Written By: Leslie Means
By the time I finally opened the e-mail, four or five sets of eyes had already read its content. As I breezed over the words a handful of others nearby were doing the same. Unfortunately for me, it was a very, very bad e-mail.
I had already received negative comments during my television days. Some discussed my hairstyles, others wondered about my clothing options – but nothing compared to this one. Usually the negative e-mails and letters were kept away from the on-air personalities. Probably to shield us from the exact moment I was about to have.
I know this e-mail began by praising my co-workers for a job well done. Apparently that part didn’t stick with me. Instead the words engraved into my memory bank go a little something like this.
“I don’t know why Leslie is working on TV. She talks with a lisp. You can’t even understand what she’s saying.”
I’m sure it went further than that, but my eyes couldn’t leave those 3 sentences. I felt like someone had stabbed me with a knife of despair. I can handle people commenting about my appearance or personality, but the way I talk? That was a low blow.
At first, I wanted to throw rotten eggs at the head of this stranger and then possibly duct tape his or her self to a chair. When I realized that option was out, I instead made my way to the restroom, locked the door and bawled.
It got worse.
Once I had calmed myself down and reapplied my makeup, I found my way out of the stall. Then, the dagger dug deep. I had a few people mention the very, very bad e-mail to me; because as you recall, everyone in the newsroom had read it by now.
“Leslie, don’t listen to them. It’s OK, you don’t have a lisp,” they assured me.
I wanted to die.
OK. Maybe not actually die – but at that moment, I wanted to be alone in a very dark room with a glass of wine and my sorrows. I’m pretty sure I even thought about leaving the TV business.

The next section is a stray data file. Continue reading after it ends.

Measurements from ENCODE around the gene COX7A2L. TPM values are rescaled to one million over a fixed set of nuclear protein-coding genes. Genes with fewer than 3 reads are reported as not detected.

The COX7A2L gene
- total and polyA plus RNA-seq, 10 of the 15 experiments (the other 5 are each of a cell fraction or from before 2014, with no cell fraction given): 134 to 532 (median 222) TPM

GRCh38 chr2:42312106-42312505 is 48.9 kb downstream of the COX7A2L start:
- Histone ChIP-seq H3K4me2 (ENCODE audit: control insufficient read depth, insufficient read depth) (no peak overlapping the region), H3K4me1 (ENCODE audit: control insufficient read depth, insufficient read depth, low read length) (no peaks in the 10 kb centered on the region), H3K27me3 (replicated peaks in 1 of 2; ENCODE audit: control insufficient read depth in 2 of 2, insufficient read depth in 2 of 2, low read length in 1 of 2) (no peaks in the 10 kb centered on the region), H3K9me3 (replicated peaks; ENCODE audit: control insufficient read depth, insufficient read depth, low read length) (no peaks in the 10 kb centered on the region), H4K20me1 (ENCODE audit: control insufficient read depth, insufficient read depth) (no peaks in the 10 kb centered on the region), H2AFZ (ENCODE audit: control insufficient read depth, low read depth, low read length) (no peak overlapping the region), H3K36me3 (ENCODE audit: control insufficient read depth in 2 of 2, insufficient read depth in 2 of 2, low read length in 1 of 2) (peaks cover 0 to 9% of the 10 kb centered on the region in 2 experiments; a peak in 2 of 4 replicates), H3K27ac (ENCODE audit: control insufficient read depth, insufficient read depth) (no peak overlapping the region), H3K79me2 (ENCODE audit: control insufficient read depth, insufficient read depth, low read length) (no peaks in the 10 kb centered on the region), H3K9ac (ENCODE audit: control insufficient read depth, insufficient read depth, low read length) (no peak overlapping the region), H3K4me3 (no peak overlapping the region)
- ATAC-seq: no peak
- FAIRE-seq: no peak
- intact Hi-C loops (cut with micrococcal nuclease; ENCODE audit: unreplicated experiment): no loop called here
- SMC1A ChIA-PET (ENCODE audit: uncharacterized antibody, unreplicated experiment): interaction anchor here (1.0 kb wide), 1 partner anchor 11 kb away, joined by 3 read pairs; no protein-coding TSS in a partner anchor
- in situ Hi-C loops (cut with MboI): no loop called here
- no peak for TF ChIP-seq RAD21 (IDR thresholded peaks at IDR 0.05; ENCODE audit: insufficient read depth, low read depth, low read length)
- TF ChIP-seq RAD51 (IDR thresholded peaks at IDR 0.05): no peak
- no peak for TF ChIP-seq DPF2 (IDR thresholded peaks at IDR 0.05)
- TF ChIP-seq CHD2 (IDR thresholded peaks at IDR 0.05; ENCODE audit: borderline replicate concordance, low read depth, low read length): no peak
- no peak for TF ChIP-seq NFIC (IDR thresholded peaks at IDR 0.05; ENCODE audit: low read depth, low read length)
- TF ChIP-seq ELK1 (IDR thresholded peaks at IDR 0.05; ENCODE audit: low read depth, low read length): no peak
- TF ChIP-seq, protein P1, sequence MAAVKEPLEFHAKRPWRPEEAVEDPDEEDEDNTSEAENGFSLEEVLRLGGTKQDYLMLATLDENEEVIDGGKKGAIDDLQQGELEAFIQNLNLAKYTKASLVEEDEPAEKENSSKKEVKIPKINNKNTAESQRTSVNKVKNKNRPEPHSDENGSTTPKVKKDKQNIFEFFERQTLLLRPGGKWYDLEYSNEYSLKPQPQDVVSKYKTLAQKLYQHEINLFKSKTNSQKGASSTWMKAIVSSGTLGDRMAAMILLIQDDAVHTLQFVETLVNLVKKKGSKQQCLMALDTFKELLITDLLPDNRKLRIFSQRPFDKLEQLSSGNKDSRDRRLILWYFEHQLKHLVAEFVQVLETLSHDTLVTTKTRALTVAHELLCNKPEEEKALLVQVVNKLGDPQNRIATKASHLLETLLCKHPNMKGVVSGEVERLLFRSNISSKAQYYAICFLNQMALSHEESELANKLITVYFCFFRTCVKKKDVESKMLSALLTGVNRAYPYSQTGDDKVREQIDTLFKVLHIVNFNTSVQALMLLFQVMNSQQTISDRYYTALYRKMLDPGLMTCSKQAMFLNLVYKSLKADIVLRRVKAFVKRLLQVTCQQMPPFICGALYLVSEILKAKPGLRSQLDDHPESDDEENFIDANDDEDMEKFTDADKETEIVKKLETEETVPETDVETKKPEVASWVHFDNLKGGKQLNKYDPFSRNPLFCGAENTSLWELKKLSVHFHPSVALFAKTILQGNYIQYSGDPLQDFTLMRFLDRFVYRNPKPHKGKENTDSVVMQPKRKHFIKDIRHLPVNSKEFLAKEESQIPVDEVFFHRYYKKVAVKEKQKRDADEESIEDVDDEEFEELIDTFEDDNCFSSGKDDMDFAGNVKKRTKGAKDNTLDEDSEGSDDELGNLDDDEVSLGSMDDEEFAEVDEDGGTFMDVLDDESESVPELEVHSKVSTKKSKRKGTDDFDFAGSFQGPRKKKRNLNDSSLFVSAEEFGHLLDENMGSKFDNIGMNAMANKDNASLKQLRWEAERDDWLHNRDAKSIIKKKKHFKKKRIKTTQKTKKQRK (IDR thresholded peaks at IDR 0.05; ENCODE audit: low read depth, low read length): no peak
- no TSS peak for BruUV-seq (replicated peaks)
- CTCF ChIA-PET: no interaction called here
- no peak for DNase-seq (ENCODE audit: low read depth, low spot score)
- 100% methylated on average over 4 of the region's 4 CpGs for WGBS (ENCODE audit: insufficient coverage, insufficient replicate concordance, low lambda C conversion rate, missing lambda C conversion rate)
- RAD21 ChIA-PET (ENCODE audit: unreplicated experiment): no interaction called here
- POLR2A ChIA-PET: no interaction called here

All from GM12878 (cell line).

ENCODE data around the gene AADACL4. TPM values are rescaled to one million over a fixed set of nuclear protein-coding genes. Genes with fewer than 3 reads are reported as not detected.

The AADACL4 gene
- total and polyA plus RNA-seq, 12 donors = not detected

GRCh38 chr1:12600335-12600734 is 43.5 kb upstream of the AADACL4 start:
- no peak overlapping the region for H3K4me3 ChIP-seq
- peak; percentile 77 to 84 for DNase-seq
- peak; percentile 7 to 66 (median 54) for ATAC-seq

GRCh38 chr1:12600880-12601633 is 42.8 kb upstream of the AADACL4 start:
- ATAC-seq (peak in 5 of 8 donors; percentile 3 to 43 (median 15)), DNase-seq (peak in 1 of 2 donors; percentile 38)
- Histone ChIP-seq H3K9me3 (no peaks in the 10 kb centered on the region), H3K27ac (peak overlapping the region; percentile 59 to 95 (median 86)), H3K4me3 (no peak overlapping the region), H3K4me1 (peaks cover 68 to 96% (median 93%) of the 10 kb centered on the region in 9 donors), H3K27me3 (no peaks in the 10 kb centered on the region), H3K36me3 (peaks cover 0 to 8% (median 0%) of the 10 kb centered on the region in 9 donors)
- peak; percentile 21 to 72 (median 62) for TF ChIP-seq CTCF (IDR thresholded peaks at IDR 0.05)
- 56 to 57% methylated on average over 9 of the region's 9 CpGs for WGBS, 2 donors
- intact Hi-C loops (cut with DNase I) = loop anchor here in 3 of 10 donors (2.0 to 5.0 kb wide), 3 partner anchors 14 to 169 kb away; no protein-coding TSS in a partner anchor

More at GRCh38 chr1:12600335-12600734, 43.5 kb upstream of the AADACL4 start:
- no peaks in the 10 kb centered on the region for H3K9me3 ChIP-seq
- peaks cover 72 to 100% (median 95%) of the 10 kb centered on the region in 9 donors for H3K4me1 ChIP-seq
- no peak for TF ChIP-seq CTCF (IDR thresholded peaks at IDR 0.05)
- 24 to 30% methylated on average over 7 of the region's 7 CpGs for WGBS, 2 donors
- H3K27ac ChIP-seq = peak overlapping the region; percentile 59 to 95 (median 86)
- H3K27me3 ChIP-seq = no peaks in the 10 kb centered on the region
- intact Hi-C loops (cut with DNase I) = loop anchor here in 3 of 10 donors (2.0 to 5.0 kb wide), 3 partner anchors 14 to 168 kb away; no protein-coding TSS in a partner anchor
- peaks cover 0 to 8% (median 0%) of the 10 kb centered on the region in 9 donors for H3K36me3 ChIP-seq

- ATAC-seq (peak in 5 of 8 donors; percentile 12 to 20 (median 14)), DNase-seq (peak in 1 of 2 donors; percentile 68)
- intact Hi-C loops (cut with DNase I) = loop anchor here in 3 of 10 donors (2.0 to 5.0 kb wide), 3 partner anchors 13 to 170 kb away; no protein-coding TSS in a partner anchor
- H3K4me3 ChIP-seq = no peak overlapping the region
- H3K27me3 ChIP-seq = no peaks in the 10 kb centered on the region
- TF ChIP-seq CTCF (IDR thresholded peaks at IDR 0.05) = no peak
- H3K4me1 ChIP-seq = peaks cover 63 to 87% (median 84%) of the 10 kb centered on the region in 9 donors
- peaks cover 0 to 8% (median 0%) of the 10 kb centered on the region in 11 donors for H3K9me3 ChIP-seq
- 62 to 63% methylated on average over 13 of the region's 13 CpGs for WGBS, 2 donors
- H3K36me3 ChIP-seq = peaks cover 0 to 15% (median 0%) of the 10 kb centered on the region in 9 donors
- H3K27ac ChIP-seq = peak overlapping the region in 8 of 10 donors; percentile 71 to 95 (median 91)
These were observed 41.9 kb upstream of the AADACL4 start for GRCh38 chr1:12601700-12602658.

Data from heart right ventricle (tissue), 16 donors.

After I begged my boss to have a specialist come in and work with me – it was determined that:
I didn’t have a lisp.
I think about that e-mail and my lisp every so often. Deep down, I knew I did speak with a bit of a slur, but it had never really bothered me to this level of angst. It took a total stranger pointing out one silly flaw, for me to break down.
I try very hard to not let anyone or anything break me like that anymore.
Last week a friend of mine was upset. Her daughter got kicked off a sports team that she had worked so hard to be on. Hearing the coach say, “You just don’t quite fit the team” isn’t easy for any teenager or the parent of that teen. I wasn’t sure what advice to give in that moment. Instead, I simply listened while she shed a few tears. Even though I couldn’t find the words on that day – I think I have them now.
“We can’t control the words people use, but we can control the way we react. There will be times when someone says something so terrible you’ll want to hide in a dark room, or lock yourself in the bathroom stall and have a good cry. And yes, there may even be times you’ll want to duct tape the accuser to a chair. (Hopefully that doesn’t actually happen – otherwise that’s another chat for another day). But you can decide what to do with their words. You can choose whether you want to pick yourself up or stay on the floor. It’s that easy and that difficult. It really is up to you.”
I don’t know if it’s right, but it’s what I’m planning to tell my daughters when their breakdown day comes. And on that day, I’ll likely find myself more crushed than the moment I read the very, very bad e-mail from a total stranger.